“do;mIN(0)” by Antti Haavikko.
“Start with a deck of just few simple cards and proceed to use it to beat stages by placing the cards on the field so that the pips connect. After each beaten stage you can not only pick a new additional card to add to your deck but also one of the presented special code injections that affect how the game will play out.”
A small warning in advance: “do;MIN(0)” is enormously tempting to replay. I really do not know how many hours I have already invested in it, but it is just great! Thanks to its intuitive basic concept and simple drag-and-drop controls, getting started with this challenging puzzle game was also very easy. On a five-by-five board, you have to place cards that have up to nine pips on them. If at least one pip of two different cards are direct neighbors, they are connected to each other from now on. When you lay a new card, you receive points depending on the length of the connections thus created or even modified.
However, on some cards you will find star or bomb symbols instead of the normal pips. A star acts as a point multiplier, while a bomb leads to the destruction of the card if a connection with it is activated multiple times. Then there are very special cards that can really shake up the whole round! Rotate cards let their direct neighbors, to whom the arrows point, rotate in the indicated direction. Puller cards, on the other hand, also grab a card that is not directly adjacent to them, as long as they are in the direction of the arrow. Analogously, there are also the pusher cards. Why is this important? Because these special elements can activate not only the already mentioned connections again, but also themselves! For example, a rotate card can point to a puller card and rotate it ninety degrees, so that its effect is now performed one more time in the new arrow direction.
More complex variants are possible, though. If you have worked so far in “do;MIN(0)” that you have unlocked certain upgrades, for example, puller and pusher cards can activate not only one card in each direction, but all of them. So if such an upgraded puller card points to a pusher card and vice versa, you have not only created a simple chain reaction, but actually a continuous loop that could theoretically lead to an infinite number of points – at least if developer Antti Haavikko was not so forward-thinking. Instead, he gives players a glimpse into his programming world, letting them choose one of at least two ‘upgrades’ after each successfully passed level that have a direct impact on the game’s mechanics. He calls them code injections and displays the respective section in a handy little image.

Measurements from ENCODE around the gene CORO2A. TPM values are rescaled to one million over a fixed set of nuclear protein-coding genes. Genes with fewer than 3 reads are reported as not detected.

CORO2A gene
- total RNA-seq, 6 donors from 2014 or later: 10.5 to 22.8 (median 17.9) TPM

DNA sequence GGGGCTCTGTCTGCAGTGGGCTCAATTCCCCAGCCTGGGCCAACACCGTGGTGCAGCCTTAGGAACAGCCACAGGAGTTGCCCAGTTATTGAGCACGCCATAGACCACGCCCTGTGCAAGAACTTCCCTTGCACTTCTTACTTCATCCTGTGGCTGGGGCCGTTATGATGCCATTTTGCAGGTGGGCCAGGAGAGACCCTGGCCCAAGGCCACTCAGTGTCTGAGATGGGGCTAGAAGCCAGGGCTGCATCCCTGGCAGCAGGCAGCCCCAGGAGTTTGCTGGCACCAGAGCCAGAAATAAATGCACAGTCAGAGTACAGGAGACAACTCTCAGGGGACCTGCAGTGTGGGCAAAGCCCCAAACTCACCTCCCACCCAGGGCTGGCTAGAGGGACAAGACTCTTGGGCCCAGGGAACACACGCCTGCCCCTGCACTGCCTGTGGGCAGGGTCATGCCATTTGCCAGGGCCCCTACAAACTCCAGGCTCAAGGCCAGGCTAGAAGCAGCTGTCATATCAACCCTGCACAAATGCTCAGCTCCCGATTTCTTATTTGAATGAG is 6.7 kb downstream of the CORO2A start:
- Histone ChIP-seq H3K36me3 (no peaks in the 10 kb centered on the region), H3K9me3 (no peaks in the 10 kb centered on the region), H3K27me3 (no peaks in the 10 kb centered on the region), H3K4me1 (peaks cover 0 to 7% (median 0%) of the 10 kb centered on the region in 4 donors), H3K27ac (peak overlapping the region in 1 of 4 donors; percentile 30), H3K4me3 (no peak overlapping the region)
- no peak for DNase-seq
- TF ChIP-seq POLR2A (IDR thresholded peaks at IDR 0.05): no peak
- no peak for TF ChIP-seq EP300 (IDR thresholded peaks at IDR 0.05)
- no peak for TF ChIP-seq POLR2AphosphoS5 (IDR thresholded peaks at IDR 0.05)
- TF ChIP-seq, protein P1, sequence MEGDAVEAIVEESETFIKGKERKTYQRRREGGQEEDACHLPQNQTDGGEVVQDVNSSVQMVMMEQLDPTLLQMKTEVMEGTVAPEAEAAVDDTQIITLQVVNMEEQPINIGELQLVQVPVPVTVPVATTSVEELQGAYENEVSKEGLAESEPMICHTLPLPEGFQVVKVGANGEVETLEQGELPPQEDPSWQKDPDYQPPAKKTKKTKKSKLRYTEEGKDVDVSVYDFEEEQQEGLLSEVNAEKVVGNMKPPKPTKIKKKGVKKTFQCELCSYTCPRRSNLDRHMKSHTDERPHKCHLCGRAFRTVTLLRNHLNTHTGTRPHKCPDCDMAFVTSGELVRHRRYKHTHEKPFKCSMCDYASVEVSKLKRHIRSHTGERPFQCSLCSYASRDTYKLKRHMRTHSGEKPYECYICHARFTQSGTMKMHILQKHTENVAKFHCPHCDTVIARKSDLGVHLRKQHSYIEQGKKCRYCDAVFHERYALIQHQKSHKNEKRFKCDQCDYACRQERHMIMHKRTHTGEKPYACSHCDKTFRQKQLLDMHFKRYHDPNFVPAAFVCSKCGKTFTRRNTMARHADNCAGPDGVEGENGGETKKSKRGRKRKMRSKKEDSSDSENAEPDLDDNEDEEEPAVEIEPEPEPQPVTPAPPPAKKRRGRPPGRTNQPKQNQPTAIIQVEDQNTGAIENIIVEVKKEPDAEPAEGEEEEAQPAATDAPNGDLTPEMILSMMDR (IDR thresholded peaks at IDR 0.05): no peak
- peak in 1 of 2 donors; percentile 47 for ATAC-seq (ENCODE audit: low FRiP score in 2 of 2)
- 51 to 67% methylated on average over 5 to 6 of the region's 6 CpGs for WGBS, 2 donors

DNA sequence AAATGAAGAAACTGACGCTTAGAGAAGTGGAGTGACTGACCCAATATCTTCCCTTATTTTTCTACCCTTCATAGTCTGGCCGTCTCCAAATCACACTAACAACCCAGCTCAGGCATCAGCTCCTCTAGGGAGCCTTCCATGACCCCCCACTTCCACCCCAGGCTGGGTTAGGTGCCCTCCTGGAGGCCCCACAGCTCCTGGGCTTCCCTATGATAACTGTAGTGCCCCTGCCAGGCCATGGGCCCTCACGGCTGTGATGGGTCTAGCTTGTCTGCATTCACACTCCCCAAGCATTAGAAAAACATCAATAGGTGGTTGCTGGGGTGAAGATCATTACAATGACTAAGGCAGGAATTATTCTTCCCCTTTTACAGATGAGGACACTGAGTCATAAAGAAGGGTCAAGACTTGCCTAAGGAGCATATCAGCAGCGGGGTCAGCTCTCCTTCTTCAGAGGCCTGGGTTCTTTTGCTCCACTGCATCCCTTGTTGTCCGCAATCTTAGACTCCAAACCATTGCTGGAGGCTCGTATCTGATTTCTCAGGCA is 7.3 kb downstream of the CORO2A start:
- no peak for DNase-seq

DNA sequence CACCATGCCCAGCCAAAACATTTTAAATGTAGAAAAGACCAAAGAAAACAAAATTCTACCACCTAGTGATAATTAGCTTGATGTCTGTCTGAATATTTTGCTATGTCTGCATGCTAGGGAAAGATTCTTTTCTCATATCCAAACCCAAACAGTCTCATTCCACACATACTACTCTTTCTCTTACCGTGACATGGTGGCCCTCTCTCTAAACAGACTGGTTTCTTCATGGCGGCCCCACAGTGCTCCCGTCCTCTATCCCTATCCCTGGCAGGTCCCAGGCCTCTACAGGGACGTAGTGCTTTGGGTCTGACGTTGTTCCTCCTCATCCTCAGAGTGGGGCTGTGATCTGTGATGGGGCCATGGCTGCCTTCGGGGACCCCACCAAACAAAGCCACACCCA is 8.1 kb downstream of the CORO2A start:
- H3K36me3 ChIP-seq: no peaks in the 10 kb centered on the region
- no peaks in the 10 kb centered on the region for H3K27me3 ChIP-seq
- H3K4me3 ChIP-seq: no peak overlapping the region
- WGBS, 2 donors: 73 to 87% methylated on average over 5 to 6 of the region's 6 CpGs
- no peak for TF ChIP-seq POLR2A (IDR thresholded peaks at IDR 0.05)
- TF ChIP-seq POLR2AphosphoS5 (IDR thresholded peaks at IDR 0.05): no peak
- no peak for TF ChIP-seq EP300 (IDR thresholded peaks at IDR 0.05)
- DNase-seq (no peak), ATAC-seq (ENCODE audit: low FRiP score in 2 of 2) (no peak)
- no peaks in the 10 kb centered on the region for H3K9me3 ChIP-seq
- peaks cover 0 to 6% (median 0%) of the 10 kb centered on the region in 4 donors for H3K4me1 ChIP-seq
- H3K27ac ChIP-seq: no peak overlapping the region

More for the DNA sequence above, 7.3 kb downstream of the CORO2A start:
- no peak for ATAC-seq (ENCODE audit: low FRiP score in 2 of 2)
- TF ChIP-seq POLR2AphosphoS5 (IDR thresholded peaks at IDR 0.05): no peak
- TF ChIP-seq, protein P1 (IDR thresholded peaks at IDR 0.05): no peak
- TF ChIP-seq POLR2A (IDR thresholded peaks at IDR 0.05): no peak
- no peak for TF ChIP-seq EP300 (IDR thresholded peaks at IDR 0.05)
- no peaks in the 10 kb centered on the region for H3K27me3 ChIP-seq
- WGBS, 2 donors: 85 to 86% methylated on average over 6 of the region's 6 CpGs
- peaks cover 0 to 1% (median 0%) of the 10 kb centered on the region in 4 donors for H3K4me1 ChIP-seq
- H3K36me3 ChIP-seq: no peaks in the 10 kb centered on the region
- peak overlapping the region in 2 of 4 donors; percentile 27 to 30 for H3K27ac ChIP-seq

You can do a lot of things with them such as increase the number of cards in your hand, randomly turn a pip into a star after rotating it, make cards with no direct neighbors explode and much more. This results in a high number of different strategies for maximizing points, which I have rarely seen in a jam game. The gameplay of “do;MIN(0)” is so easy to learn and at the same time proves to be so surprisingly complex that I would even compare it to “Dicey Dungeons” – one of my absolute favorite video games ever – in this aspect. That alone should be reason enough for you to try it out for yourself. I wish you good luck and success! [PLAY]